Fear (Ghazal #1)

Absent moon and hollow the dark void of night rains silence.
Life fled and empty a wasteland of fear explains silence.

Desperately digging at solitude, soft heart freshly buried,
thick soil suffocation, sweet lack of air ordains silence.

Faint hope persuaded escape, could fingers grasp moving sky?
Frantic clawing drains desire, weary flesh gains silence.

Earth hard and unyielding, capacious field of cruelty!
Transcendent of help and dying, the ear disdains silence.

Panic stilled, oxygen of acceptance breathes radiance.
Death is the seed of all birth. Eyes closed, Tanya obtains silence.

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About tanyas13sonnets

poet and dreamer
This entry was posted in Poetry/Prose and tagged , , , , , , . Bookmark the permalink.

12 Responses to Fear (Ghazal #1)

  1. The term Ghazal made me curious, as I am an avid listener of Ghazals.
    “Death is the seed of all birth”. That is a wonderful statement. Between the lines: strains of pain hidden deep!

    • Thank you very much. The Ghazal is my favorite form. Alas! I have only written two. I have attempted to write a couple more but I sincerely believe that the form captures a piece of your soul and if your spirit is not sharing, it is harder to create. They are little pearls. I came across someone named Zahhar online (years ago) who writes the most amazing Ghazal. I wish I knew if this person had a site I could follow. I found their work in pdf format. Amazing ….amazing writer.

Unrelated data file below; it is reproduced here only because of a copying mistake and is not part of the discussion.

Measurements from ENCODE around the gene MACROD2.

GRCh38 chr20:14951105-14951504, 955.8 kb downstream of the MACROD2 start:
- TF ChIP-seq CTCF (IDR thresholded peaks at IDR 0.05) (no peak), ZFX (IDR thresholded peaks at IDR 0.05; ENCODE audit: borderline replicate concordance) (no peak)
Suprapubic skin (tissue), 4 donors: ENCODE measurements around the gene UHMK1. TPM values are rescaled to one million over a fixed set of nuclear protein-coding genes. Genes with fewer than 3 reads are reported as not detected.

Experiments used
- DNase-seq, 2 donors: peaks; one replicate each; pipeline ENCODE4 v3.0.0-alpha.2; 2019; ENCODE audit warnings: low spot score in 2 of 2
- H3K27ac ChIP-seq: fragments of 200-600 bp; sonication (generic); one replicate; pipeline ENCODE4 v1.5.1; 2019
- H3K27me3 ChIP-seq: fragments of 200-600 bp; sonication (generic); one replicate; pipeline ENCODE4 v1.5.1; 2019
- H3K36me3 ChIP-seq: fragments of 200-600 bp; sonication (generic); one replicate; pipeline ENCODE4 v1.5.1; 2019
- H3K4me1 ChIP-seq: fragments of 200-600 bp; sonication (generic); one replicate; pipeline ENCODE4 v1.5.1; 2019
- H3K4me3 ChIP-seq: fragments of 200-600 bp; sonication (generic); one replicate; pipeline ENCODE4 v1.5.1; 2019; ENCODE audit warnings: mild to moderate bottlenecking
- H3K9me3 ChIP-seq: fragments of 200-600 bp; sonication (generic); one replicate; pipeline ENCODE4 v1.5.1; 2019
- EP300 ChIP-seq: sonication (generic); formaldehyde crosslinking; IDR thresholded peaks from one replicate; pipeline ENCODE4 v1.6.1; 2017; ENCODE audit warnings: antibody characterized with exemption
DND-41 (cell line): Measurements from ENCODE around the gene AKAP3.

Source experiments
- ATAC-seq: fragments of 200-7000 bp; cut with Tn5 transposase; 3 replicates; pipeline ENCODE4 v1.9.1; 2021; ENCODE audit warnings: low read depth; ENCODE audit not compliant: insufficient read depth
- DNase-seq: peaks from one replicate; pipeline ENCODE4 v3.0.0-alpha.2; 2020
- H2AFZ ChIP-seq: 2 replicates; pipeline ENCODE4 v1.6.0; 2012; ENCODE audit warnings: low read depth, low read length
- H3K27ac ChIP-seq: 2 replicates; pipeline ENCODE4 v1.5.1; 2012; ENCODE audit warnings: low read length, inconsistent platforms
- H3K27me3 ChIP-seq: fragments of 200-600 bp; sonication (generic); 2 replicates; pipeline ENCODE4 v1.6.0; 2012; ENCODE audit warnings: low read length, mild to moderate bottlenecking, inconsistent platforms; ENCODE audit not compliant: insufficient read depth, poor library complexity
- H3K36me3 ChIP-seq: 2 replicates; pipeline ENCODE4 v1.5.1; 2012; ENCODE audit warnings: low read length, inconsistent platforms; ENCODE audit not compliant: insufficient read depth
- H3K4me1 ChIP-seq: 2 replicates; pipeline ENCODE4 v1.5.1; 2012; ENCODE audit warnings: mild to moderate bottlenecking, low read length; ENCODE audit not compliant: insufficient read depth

• Well, I listen to ghazals in Urdu. I love espcially the ones with a sufi background. They are known for their wonderful thoughts.

        • Oh? I want to know more. Do you have any examples I should check out on Youtube? Is it the same thing? From what I know, the Ghazal is very very very ancient. But some forms of writing were meant to be sung. I live in Texas so I do not run into very many different cultures but I made friends with a Muslim and I will never forget the day he read from the Quran for me. He sang. And though I do not understand Arabic, it was beautiful and touching. That is when I learned that many ancient works were meant to be sung and not spoken. Is it the same with Ghazal? Have you heard of the Tamil poets? And if so, do you know if their works were sung as well? I would be more than interested to hear what you are talking about. So many questions. The Ghazals in Urdu….do they follow the same structure? You have sparked my curiosity. Thank you.

          • There are a lot of ghazals on youtube. Ghazals can deal with all sorts of subjects. Love, separation, pain and quite a lot of philosophy as well (Sufism, the pacifist branch of Islam. Hardliners, denounce Sufism) I love ghazals (I was born in India) for their beauty in singing. You can search using names such as “abida parveen” “mehdi hassan” “nusrat fateh ali khan” or the most famous name “ghalib”



            and more.
            Here is the link to wiki
            http://en.wikipedia.org/wiki/Ghazal

            by Tamil poets do you mean the Azhvars? Tamil poetry and Urdu(or persian) are completely different branches. They are in different languages and follow different structures. The ancient poets in Tamil were all Hindus. Ghazals are from the muslims.